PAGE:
On Thursday, President Biden hosted a summit to counter the effects of hate-fueled violence and highlight responses nationwide to the rise of hate and extremism. The event, which included a bipartisan series of speakers, launched several initiatives that may be of interest to foundations and nonprofits, including Dignity.us, a Citizens’ Initiative to Address Hate-Fueled Violence in America; a Nation of Bridgebuilders; and Trust for Civic Infrastructure, which specifically calls for input from foundations and philanthropists. Read the White House’s Fact Sheet.

IRS Commissioner Term Coming to a Close

IRS Commissioner Chuck Rettig’s five-year term will end in two months. Commissioner Rettig, who was nominated by former President Trump and confirmed by the Senate, is scheduled to work his last day on November 12. Due to Congress’s many priorities through the end of the year, it is unlikely they will immediately confirm a new chief; instead, the IRS will likely have an interim commissioner for at least a short period of time.

This complicates Treasury Secretary Janet Yellen’s plans for the IRS, which recently received an additional $80 billion in funding over ten years. Secretary Yellen has said the agency will hire an additional 5,000 customer service representatives for the next tax season, improve its web presence, and increase oversight.

Happening in the States

Investing ARPA Funds: Addressing Job Vacancies and Equity

Several states recently announced investments of federal American Rescue Plan Act (ARPA) funds in programs that will provide training in fields experiencing shortages, bolster the workforce, and address disparities in the delivery of services. Colorado is investing $26 million of its allocation of federal funds over two years to fill vacancies in the health and hospital systems through its Care Forward Colorado Program. The program will provide tuition-free training for students enrolled to become certified nursing assistants, pharmacy technicians, or medical or dental assistants. New York Governor Hochul announced $343 million in federal funds for another round of child care provider stabilization grants. Three-quarters of those funds will be dedicated to supporting the childcare workforce through wage increases, tuition reimbursement, and bonuses. The state will also allocate $4 million in federal funds to support multilingual and underresourced students enrolled in mental health degree programs at state and city universities by providing tuition assistance, paid internships, and stipends to address a lack of diversity in the field. Direct federal support is going to the nonprofit Alaska Primary Care Association, which will receive a $9.7 million ARPA grant from the U.S Department of Commerce to address shortages in health care facilities by introducing high school students to careers in the field, offering trainings and certifications, and expanding an apprenticeship program focused on health care.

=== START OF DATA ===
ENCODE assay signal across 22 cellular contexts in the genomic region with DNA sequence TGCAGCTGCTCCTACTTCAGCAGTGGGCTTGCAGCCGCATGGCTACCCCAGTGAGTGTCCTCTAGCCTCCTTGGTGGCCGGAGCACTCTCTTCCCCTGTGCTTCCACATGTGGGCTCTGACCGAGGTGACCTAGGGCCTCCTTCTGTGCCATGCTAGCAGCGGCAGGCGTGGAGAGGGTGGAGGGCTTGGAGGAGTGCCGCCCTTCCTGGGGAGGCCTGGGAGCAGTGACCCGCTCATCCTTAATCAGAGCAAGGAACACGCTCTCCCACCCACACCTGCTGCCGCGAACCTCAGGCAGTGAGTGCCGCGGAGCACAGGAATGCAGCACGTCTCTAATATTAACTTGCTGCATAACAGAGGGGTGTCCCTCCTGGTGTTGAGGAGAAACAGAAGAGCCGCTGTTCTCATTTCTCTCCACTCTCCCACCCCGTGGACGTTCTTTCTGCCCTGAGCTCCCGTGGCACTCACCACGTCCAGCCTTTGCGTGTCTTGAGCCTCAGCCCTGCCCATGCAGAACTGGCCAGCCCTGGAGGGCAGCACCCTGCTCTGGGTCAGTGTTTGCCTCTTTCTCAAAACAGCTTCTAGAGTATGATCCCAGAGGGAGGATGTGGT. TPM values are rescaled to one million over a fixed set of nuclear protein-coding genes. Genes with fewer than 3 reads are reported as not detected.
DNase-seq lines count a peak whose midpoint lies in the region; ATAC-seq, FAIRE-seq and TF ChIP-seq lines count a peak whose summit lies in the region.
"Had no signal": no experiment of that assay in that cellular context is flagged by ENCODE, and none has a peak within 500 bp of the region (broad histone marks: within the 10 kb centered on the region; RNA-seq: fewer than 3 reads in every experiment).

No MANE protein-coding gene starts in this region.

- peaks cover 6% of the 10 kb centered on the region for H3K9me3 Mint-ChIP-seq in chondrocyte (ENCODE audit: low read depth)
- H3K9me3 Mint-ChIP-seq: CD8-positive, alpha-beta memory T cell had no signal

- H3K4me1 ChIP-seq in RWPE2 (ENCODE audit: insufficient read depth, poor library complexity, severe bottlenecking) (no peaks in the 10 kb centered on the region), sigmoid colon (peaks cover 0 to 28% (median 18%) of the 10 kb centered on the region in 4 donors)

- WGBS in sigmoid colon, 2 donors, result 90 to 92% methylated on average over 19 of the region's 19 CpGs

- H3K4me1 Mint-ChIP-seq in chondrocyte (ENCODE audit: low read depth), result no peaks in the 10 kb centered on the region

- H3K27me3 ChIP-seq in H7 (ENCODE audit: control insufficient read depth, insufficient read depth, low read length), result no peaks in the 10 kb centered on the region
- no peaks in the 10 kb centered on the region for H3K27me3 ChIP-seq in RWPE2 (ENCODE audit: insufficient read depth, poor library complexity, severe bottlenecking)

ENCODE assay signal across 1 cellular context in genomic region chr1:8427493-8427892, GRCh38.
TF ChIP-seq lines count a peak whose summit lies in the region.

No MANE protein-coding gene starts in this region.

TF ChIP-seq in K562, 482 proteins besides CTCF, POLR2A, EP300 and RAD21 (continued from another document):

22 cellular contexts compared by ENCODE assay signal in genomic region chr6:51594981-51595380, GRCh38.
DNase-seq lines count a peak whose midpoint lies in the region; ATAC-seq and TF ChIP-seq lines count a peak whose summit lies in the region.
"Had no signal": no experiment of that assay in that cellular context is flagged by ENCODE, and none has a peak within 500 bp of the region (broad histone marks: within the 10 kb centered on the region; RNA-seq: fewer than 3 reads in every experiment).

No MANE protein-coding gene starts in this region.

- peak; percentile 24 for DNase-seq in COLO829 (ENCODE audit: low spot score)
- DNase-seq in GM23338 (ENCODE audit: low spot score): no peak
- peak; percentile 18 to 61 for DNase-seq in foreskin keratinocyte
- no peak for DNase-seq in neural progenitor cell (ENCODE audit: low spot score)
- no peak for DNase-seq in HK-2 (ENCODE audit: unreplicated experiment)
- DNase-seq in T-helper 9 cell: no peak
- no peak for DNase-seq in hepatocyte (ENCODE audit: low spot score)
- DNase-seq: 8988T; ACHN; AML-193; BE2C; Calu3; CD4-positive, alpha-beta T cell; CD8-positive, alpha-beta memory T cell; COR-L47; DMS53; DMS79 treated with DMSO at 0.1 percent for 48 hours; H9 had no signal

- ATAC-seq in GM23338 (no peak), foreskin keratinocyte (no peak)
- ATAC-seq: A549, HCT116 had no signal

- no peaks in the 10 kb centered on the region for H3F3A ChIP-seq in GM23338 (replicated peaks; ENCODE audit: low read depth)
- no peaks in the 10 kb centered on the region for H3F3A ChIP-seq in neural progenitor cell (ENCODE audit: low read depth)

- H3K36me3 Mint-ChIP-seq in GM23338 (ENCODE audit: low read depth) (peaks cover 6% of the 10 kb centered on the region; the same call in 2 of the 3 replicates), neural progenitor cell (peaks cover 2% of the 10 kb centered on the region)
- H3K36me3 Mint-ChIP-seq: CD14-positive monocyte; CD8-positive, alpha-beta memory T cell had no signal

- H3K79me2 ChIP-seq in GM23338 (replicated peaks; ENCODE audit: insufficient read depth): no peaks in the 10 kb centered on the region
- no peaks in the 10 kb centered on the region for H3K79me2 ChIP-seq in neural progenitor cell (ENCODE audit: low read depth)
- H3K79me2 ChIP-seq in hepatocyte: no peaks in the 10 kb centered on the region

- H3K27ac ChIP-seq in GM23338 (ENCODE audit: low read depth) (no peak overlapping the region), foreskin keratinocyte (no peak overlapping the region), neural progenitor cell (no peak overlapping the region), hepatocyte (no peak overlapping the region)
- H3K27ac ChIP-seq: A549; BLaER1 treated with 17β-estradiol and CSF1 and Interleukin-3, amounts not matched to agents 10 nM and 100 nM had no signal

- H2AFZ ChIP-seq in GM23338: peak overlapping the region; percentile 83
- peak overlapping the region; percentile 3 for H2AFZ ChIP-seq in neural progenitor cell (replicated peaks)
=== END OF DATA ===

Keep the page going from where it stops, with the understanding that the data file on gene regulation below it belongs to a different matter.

Learn more about the role of philanthropy in promoting effective ARPA investments by viewing the recording of a recent Council webinar, ARPA and Philanthropy: Seizing the Once-in-a-Generation Opportunity.

Courts Protect Property Tax Exemptions

State judges are maintaining property tax exemptions for charitable nonprofits and rejecting county assessor objections. Minnesota’s high court reversed a tax court ruling that claimed a nonprofit childcare center, which was licensed by the state, did not meet the exemption requirement of providing comprehensive educational services. The tax assessor claimed that the nonprofit childcare center did not have supporting testimony from the public school district that it met a higher standard for property tax exemption required by the state and “reduced the burden on public schools.” The state supreme court determined that the childcare center had “presented uncontroverted evidence” that it “has an educational purpose, provides a broad general education, and does so in a thorough and comprehensive manner.” 

A judge in New Jersey rejected a challenge from municipalities and determined that property tax exemption for certain nonprofit hospitals, including those that lease parts of their facilities to for-profit entities, is constitutional. The municipalities were challenging a law passed last year that reinstated property tax exemption for nonprofit hospitals, applied and increased a community service contribution rate, clarified that any portion of the property leased to a profit-making organization is not exempt from property taxes, and prevented third parties from challenging a nonprofit’s property tax exemption. The law was a result of years-long legal battles between the municipalities and local hospitals over property tax exemptions and the imposition of fees on nonprofit hospitals under the state constitution.